CASE 13341 Published on 24.02.2016

A retroperitoneal malignant fibrous histiocytoma in childhood


Abdominal imaging

Case Type

Clinical Cases


Tian Xiaoxue, Guo Shunlin, Liang Li, Zhu Daoming

The First Hospital of Lanzhou University
Gansu Lanzhou
Donggang west road no.1,
corresponding author:

7 years, female

Area of Interest Abdomen ; Imaging Technique CT
Clinical History
A seven-year-old girl was admitted due to nausea, vomiting, one month of intermittent abdominal pain and distension. On physical examination, mild tenderness in the right upper quadrant was detected. CA125 level was significantly elevated.
Imaging Findings
Contrast-enhanced CT demonstrated a huge soft-tissue mass with heterogeneous density, clear and smooth border and intact capsule. The tumour was located on the entire right side of the abdomen without infiltration of surrounding visceral organs. The right lobe of the liver and right kidney were compressed by the mass and visibly deformed. At arterial phase, the tumour showed a non-homogeneous hypodense mass including variously enhanced scattered patches and an abundance of tortuous blood vessels. At portal and delayed phases, the degree and extent of enhancement of the tumour gradually increased. No enlarged lymph nodes or involvement of inferior vena cava were present.
Clinical history and imaging findings were strongly suggestive of retroperitoneal malignant sarcoma.
Postoperative pathology diagnosis was a retroperitoneal malignant fibrous histiocytoma.
Malignant fibrous histiocytoma is the third most common retroperitoneal sarcoma (19%) [1]. Malignant fibrous histiocytoma is considered to arise from primitive mesenchymal elements and can occur in any part of the body. The tumour is the most common sarcoma appearing in late adult life (5th-6th decades) and men are more often affected than women (3:1) [1]. MFH is extremely rare in children and has an incidence of 2-7% of all soft tissue sarcomas [2]. MFH originates most commonly in the extremity followed by the retroperitoneum in adult age, in contrast to the head and neck regions in paediatric patients, and by the time of diagnosis has metastasized to the lungs in approximately 20% of cases [2, 3].
In imaging analysis, MFH usually presents a huge, mixed density and heterogeneously enhancing soft-tissue mass with necrotic areas, haemorrhage or with invasion of adjacent organs. Although CT and MR imaging appearances are nonspecific, some radiologic features may be helpful for the differential diagnosis [1, 4, 5].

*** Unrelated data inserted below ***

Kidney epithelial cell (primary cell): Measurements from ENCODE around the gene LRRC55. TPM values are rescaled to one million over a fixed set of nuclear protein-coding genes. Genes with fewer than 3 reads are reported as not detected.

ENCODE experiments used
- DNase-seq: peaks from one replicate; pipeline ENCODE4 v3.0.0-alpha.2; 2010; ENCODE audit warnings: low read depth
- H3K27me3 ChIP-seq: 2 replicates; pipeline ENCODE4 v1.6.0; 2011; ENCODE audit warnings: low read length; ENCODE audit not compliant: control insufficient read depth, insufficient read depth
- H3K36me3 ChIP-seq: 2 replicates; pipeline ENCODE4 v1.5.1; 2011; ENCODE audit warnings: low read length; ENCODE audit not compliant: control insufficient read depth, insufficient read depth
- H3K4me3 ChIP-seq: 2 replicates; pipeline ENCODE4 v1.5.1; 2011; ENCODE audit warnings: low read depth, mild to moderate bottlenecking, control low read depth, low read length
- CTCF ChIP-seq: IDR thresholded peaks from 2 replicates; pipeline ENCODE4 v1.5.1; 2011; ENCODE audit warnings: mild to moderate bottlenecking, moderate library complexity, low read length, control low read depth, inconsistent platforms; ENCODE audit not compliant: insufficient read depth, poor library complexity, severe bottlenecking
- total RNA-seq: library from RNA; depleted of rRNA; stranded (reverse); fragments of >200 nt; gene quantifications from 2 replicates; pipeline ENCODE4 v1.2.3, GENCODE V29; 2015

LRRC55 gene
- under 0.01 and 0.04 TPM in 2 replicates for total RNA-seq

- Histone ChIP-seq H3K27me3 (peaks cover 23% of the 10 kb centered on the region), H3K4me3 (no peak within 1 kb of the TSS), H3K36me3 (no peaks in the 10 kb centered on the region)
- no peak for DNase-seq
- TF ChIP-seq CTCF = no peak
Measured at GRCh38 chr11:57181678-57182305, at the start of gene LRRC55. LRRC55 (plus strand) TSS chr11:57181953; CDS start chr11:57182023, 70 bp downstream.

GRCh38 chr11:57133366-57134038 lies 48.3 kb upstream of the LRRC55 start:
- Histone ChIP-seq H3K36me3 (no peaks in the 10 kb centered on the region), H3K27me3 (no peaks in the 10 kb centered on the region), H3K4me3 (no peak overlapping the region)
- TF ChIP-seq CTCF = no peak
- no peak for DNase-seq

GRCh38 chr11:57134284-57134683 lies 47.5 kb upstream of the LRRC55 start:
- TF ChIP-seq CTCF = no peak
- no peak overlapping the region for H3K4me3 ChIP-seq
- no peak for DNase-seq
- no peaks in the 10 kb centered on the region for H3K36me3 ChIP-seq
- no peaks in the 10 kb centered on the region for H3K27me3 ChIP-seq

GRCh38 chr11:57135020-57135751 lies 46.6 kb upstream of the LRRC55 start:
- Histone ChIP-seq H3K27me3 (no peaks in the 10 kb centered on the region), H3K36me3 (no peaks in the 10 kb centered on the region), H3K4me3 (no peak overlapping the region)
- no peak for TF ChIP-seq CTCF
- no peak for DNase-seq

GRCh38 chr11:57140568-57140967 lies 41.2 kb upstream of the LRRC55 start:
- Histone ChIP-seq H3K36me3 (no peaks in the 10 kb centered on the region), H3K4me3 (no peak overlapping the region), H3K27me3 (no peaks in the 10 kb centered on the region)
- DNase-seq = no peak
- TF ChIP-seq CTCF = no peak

The peripheral portions of the tumour often have variable patterns of calcification (7%–20% of cases), which may contribute to distinguish malignant fibrous histiocytoma from leiomyosarcoma [1]. In addition, myxoid variety of MFH and leiomyosarcomas are both moderately hypervascular tumours [5]. In our patient, we noticed an abundance of blood vessels inside the tumour and no intratumoral calcification. However, leiomyosarcomas tend to develop massive cystic degeneration and have central necrosis more commonly than other sarcomas [5]. Our patient’s tumour had large hypodense areas with no significant enhancement. Based on their density, shape, border and extent these areas were unlikely to be necrotic or cystic. Postoperative pathology showed a fish-flesh-like and jelly-like substance with necrotic areas and haemorrhage. CT findings also included significant enhancement of solid components, fibrous septa and tumour capsule on delayed scanning, which depended on the amount of fibrosis. At CT and MR imaging, neuroblastoma is irregular, lobulated, and heterogeneous and demonstrates coarse amorphous calcifications and variable contrast enhancement, as well as invasion of adjacent organs and encasement of vessels with luminal compression [1]. But in this case, the tumour had a clear border and intact capsule without involvement of surrounding organs and vessels, or regional lymph node metastases.
These features of imaging should be noticed when the radiologist is making an appropriate diagnostic opinion for the patient with a retroperitoneal mass.
Differential Diagnosis List
Malignant fibrous histiocytoma
Final Diagnosis
Malignant fibrous histiocytoma
Case information
DOI: 10.1594/EURORAD/CASE.13341
ISSN: 1563-4086